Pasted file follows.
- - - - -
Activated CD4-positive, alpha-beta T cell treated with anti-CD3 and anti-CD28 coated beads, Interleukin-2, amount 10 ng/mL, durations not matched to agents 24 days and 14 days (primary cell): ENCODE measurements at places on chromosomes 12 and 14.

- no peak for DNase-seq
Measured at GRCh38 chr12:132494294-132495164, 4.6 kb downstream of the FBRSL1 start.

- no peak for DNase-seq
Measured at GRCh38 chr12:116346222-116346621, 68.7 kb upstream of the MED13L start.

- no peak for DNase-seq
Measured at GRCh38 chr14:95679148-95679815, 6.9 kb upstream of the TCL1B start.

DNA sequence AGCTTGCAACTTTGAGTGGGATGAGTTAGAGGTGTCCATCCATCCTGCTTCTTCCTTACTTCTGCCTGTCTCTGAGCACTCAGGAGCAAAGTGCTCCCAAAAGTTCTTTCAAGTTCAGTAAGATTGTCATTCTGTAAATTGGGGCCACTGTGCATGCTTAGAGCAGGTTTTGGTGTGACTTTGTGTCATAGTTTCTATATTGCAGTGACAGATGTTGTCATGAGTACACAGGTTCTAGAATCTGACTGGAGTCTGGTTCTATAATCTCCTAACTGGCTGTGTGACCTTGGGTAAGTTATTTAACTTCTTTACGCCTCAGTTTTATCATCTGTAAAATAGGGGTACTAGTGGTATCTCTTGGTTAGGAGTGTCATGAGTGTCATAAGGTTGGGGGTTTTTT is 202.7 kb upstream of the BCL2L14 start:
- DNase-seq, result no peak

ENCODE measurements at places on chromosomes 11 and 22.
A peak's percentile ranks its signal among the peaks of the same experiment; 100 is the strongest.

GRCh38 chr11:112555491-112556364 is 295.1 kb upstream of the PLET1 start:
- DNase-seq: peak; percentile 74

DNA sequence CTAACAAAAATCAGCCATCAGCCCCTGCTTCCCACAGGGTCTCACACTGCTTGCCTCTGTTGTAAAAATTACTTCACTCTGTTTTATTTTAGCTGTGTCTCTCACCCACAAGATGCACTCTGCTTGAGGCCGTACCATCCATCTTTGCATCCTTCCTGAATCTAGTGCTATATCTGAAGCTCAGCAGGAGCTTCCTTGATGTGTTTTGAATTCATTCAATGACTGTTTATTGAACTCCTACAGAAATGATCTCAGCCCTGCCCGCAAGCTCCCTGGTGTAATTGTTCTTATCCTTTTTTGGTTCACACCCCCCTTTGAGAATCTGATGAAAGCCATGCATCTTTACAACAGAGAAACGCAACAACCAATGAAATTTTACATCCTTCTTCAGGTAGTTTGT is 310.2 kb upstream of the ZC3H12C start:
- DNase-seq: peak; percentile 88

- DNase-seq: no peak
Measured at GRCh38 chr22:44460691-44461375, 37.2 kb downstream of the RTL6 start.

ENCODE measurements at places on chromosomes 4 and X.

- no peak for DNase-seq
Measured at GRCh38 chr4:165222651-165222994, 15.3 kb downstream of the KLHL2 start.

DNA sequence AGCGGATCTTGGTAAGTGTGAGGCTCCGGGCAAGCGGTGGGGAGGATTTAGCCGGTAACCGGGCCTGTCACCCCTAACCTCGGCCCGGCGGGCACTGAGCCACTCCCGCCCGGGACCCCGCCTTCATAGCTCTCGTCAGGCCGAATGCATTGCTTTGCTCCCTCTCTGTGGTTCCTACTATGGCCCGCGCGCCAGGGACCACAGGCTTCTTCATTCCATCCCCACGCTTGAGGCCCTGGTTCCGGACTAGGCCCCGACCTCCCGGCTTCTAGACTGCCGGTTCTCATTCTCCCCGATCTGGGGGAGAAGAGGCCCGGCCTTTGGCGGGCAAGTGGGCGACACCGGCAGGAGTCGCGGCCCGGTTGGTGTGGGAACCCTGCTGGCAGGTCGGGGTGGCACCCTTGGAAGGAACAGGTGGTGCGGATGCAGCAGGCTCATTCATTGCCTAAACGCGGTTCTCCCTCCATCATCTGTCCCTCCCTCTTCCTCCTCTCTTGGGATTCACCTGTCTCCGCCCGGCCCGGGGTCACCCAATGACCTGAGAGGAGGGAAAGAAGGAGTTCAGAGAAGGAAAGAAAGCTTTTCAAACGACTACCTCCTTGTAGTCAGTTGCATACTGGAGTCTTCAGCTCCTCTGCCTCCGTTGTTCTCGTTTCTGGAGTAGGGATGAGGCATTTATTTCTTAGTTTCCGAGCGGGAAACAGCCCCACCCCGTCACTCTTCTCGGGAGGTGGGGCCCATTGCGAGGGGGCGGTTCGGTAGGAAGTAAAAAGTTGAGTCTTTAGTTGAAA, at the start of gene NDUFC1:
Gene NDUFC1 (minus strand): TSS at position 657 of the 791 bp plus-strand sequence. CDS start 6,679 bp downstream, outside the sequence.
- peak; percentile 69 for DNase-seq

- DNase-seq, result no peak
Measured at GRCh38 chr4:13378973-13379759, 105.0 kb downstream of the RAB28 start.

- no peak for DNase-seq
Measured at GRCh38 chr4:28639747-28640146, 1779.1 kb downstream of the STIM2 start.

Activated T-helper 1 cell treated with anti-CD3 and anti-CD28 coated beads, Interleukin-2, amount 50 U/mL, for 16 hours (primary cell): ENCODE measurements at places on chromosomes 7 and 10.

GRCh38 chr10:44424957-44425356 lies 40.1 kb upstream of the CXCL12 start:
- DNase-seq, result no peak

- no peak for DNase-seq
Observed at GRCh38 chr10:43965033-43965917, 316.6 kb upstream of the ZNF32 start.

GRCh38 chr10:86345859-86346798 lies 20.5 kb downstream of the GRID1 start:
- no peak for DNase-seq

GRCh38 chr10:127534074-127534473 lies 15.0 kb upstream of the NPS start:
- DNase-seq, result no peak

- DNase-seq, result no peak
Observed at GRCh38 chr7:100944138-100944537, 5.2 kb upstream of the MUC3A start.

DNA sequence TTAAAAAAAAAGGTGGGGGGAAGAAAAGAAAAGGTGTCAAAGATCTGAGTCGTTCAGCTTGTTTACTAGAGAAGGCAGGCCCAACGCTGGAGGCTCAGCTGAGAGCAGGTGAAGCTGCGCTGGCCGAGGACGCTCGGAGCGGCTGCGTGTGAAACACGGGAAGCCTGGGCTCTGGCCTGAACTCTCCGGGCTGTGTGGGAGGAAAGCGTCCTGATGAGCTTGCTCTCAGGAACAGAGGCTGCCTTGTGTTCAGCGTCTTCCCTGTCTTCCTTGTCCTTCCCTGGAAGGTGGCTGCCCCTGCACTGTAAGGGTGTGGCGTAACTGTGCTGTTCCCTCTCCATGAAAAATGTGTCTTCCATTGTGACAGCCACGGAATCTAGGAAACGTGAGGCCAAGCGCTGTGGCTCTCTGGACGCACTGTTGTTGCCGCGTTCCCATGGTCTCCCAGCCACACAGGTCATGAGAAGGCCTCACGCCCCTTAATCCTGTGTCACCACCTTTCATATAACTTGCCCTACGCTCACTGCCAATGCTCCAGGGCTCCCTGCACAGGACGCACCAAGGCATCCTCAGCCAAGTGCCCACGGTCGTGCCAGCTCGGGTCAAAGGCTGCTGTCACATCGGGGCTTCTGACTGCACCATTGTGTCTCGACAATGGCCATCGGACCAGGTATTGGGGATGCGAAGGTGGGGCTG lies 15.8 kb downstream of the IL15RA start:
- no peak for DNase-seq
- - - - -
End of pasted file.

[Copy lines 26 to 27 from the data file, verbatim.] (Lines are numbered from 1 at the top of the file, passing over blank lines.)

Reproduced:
- no peak for DNase-seq
Measured at GRCh38 chr4:28639747-28640146, 1779.1 kb downstream of the STIM2 start.